A new chapter will begin for an East Neuk library when it opens its doors as a hostel next week.
The former Murray Library has been transformed into holiday accommodation and business units for the creative industries.
Already the business units are fully occupied and next Tuesday the Murray Hostel will open to the public and welcome its first guests.
Refurbishment of the distinctive building was a key project in the Anstruther Townscape Heritage Initiative and conservation area regeneration scheme, funded by the Heritage Lottery Fund, Historic Scotland and others.
Trustees officially handed over the keys to leaseholder Yann Sypniewski, of Stirling, who will run the venture.
Mr Sypniewski said: “After years of running hostels around the world, I can’t wait to create a welcoming place in this vibrant community.
“I’m very grateful for this opportunity and hope the Murray Library Hostel will not only become a popular choice for the tourists visiting Fife, but will benefit all the East Neukers.
“They may say that Fifers always have an eye for the main chance and I’m sure we’re all going to make the most of this one.”
Chairman of Murray Library Trust, Councillor Elizabeth Riches, said: “Yann Sypniewski has a wide ranging experience, having worked in hostels in London, Spain, France and Scotland.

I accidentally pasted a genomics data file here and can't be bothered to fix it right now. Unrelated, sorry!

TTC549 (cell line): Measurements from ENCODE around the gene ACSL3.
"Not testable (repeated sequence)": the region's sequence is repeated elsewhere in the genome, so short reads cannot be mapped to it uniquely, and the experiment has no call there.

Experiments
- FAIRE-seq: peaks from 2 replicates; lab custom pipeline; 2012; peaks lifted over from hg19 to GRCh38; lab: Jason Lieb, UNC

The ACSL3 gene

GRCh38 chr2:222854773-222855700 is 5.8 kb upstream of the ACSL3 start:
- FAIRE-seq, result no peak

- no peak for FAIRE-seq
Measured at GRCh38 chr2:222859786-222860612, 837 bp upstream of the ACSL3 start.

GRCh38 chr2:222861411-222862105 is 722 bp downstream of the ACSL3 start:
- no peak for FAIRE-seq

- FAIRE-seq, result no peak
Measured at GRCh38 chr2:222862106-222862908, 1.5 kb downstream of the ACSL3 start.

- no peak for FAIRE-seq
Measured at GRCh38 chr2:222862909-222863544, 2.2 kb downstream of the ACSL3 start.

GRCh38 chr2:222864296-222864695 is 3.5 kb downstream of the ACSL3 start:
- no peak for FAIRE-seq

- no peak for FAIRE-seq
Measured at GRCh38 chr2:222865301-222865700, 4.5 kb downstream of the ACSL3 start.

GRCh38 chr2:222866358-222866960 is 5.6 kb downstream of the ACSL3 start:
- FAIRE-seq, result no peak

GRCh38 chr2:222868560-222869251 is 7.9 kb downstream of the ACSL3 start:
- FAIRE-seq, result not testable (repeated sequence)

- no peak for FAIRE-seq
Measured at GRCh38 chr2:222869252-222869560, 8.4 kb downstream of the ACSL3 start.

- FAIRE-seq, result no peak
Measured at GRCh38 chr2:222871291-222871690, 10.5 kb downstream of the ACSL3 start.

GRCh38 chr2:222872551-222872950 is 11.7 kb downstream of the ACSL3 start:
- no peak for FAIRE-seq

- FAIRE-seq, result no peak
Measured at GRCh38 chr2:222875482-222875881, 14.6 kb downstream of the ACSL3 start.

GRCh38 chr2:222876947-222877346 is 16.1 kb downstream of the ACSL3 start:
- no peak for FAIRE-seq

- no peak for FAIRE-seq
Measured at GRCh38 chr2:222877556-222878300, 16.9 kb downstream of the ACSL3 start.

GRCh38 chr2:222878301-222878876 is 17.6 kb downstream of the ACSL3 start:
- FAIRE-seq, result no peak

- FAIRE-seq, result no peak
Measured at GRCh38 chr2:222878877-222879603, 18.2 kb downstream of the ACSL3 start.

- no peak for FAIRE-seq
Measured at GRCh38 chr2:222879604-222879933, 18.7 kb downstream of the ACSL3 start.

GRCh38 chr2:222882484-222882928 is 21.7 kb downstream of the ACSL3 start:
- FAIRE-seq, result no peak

“He obviously enjoys providing a welcoming environment for guests and works successfully with volunteers.
“His ability to speak four languages is going to be an added bonus.
“The trustees look forward to supporting Yann in this exciting venture which should bring lots of benefits to Anstruther.”
The library was built over a century ago with money left by David Murray, of Anstruther, in an attempt to keep young men of the town out of public houses and give them educational and recreational benefits. It was not sufficiently successful, so a large snooker hall was added, which proved popular.
The trust ran the library and snooker hall for many years but when the library was shifted in recent years by Fife Council it struggled to raise enough money to maintain the building.
Grants were, however, secured to restore the building and transform it to its new guise.